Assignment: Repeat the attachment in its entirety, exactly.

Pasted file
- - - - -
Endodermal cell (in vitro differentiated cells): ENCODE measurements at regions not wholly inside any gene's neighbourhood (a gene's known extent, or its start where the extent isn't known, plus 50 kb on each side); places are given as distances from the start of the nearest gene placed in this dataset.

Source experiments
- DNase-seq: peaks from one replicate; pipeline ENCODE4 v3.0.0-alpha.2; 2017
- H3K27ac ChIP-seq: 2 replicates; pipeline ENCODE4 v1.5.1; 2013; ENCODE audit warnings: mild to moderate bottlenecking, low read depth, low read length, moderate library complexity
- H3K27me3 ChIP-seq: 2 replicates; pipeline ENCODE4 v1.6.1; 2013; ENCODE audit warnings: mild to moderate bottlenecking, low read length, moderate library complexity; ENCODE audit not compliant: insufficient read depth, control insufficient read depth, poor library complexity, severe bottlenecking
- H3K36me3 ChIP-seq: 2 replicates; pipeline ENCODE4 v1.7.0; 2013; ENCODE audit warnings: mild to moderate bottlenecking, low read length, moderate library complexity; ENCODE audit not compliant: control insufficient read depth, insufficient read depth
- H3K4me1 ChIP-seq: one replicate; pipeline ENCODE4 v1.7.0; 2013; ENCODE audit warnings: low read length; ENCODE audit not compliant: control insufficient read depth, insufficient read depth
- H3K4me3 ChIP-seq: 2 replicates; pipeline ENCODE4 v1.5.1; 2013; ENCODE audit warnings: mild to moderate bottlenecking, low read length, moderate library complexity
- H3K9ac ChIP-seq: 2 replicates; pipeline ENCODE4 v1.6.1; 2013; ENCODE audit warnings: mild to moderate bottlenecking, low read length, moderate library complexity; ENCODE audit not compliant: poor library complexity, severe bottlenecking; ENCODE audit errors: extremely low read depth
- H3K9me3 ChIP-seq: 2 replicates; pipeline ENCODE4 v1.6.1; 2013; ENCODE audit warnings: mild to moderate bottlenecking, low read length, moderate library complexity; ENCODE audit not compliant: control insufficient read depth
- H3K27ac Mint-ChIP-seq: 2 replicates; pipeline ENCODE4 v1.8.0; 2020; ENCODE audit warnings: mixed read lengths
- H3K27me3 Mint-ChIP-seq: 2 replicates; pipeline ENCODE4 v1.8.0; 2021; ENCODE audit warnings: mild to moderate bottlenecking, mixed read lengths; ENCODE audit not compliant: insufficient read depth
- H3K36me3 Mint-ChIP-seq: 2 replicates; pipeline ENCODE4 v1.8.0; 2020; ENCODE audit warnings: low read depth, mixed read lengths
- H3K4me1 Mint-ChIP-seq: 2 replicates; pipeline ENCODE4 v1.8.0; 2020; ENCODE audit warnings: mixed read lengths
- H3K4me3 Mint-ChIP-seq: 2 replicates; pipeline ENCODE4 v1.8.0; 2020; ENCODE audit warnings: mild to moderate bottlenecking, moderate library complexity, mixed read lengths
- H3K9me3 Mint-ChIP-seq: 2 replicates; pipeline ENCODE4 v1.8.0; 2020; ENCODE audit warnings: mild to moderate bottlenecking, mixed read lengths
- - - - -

Endodermal cell (in vitro differentiated cells): ENCODE measurements at regions not wholly inside any gene's neighbourhood (a gene's known extent, or its start where the extent isn't known, plus 50 kb on each side); places are given as distances from the start of the nearest gene placed in this dataset.

Source experiments
- DNase-seq: peaks from one replicate; pipeline ENCODE4 v3.0.0-alpha.2; 2017
- H3K27ac ChIP-seq: 2 replicates; pipeline ENCODE4 v1.5.1; 2013; ENCODE audit warnings: mild to moderate bottlenecking, low read depth, low read length, moderate library complexity
- H3K27me3 ChIP-seq: 2 replicates; pipeline ENCODE4 v1.6.1; 2013; ENCODE audit warnings: mild to moderate bottlenecking, low read length, moderate library complexity; ENCODE audit not compliant: insufficient read depth, control insufficient read depth, poor library complexity, severe bottlenecking
- H3K36me3 ChIP-seq: 2 replicates; pipeline ENCODE4 v1.7.0; 2013; ENCODE audit warnings: mild to moderate bottlenecking, low read length, moderate library complexity; ENCODE audit not compliant: control insufficient read depth, insufficient read depth
- H3K4me1 ChIP-seq: one replicate; pipeline ENCODE4 v1.7.0; 2013; ENCODE audit warnings: low read length; ENCODE audit not compliant: control insufficient read depth, insufficient read depth
- H3K4me3 ChIP-seq: 2 replicates; pipeline ENCODE4 v1.5.1; 2013; ENCODE audit warnings: mild to moderate bottlenecking, low read length, moderate library complexity
- H3K9ac ChIP-seq: 2 replicates; pipeline ENCODE4 v1.6.1; 2013; ENCODE audit warnings: mild to moderate bottlenecking, low read length, moderate library complexity; ENCODE audit not compliant: poor library complexity, severe bottlenecking; ENCODE audit errors: extremely low read depth
- H3K9me3 ChIP-seq: 2 replicates; pipeline ENCODE4 v1.6.1; 2013; ENCODE audit warnings: mild to moderate bottlenecking, low read length, moderate library complexity; ENCODE audit not compliant: control insufficient read depth
- H3K27ac Mint-ChIP-seq: 2 replicates; pipeline ENCODE4 v1.8.0; 2020; ENCODE audit warnings: mixed read lengths
- H3K27me3 Mint-ChIP-seq: 2 replicates; pipeline ENCODE4 v1.8.0; 2021; ENCODE audit warnings: mild to moderate bottlenecking, mixed read lengths; ENCODE audit not compliant: insufficient read depth
- H3K36me3 Mint-ChIP-seq: 2 replicates; pipeline ENCODE4 v1.8.0; 2020; ENCODE audit warnings: low read depth, mixed read lengths
- H3K4me1 Mint-ChIP-seq: 2 replicates; pipeline ENCODE4 v1.8.0; 2020; ENCODE audit warnings: mixed read lengths
- H3K4me3 Mint-ChIP-seq: 2 replicates; pipeline ENCODE4 v1.8.0; 2020; ENCODE audit warnings: mild to moderate bottlenecking, moderate library complexity, mixed read lengths
- H3K9me3 Mint-ChIP-seq: 2 replicates; pipeline ENCODE4 v1.8.0; 2020; ENCODE audit warnings: mild to moderate bottlenecking, mixed read lengths